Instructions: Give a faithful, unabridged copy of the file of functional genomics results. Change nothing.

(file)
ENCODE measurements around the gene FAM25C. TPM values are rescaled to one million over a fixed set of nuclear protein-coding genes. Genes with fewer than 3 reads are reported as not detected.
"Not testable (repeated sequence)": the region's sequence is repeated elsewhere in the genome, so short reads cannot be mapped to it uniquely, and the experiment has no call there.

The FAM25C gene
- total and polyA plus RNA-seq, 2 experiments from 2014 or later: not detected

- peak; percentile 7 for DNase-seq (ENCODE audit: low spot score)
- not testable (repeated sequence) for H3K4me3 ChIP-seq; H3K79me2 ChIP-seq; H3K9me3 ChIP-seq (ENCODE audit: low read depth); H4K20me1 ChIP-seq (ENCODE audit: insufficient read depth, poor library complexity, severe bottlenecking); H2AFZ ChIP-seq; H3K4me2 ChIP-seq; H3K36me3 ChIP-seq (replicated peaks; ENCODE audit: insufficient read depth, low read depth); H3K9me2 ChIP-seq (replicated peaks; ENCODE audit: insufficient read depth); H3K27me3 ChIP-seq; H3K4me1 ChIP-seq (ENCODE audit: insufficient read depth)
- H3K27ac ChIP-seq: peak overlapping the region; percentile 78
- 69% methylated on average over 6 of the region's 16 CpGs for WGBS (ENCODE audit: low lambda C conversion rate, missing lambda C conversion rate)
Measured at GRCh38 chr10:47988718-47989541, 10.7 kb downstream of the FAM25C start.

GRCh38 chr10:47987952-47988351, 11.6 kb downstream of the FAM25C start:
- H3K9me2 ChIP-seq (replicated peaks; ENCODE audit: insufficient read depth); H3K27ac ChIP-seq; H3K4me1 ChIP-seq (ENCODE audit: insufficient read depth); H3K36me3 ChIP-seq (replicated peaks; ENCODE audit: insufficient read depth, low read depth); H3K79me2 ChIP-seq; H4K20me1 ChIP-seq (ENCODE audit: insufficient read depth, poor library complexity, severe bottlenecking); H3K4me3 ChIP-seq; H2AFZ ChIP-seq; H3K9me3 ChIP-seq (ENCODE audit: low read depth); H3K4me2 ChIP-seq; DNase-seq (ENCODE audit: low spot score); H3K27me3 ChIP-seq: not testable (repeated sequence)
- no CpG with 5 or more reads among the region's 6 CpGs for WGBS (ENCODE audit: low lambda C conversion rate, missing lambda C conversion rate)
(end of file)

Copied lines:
ENCODE measurements around the gene FAM25C. TPM values are rescaled to one million over a fixed set of nuclear protein-coding genes. Genes with fewer than 3 reads are reported as not detected.
"Not testable (repeated sequence)": the region's sequence is repeated elsewhere in the genome, so short reads cannot be mapped to it uniquely, and the experiment has no call there.

The FAM25C gene
- total and polyA plus RNA-seq, 2 experiments from 2014 or later: not detected

- peak; percentile 7 for DNase-seq (ENCODE audit: low spot score)
- not testable (repeated sequence) for H3K4me3 ChIP-seq; H3K79me2 ChIP-seq; H3K9me3 ChIP-seq (ENCODE audit: low read depth); H4K20me1 ChIP-seq (ENCODE audit: insufficient read depth, poor library complexity, severe bottlenecking); H2AFZ ChIP-seq; H3K4me2 ChIP-seq; H3K36me3 ChIP-seq (replicated peaks; ENCODE audit: insufficient read depth, low read depth); H3K9me2 ChIP-seq (replicated peaks; ENCODE audit: insufficient read depth); H3K27me3 ChIP-seq; H3K4me1 ChIP-seq (ENCODE audit: insufficient read depth)
- H3K27ac ChIP-seq: peak overlapping the region; percentile 78
- 69% methylated on average over 6 of the region's 16 CpGs for WGBS (ENCODE audit: low lambda C conversion rate, missing lambda C conversion rate)
Measured at GRCh38 chr10:47988718-47989541, 10.7 kb downstream of the FAM25C start.

GRCh38 chr10:47987952-47988351, 11.6 kb downstream of the FAM25C start:
- H3K9me2 ChIP-seq (replicated peaks; ENCODE audit: insufficient read depth); H3K27ac ChIP-seq; H3K4me1 ChIP-seq (ENCODE audit: insufficient read depth); H3K36me3 ChIP-seq (replicated peaks; ENCODE audit: insufficient read depth, low read depth); H3K79me2 ChIP-seq; H4K20me1 ChIP-seq (ENCODE audit: insufficient read depth, poor library complexity, severe bottlenecking); H3K4me3 ChIP-seq; H2AFZ ChIP-seq; H3K9me3 ChIP-seq (ENCODE audit: low read depth); H3K4me2 ChIP-seq; DNase-seq (ENCODE audit: low spot score); H3K27me3 ChIP-seq: not testable (repeated sequence)
- no CpG with 5 or more reads among the region's 6 CpGs for WGBS (ENCODE audit: low lambda C conversion rate, missing lambda C conversion rate)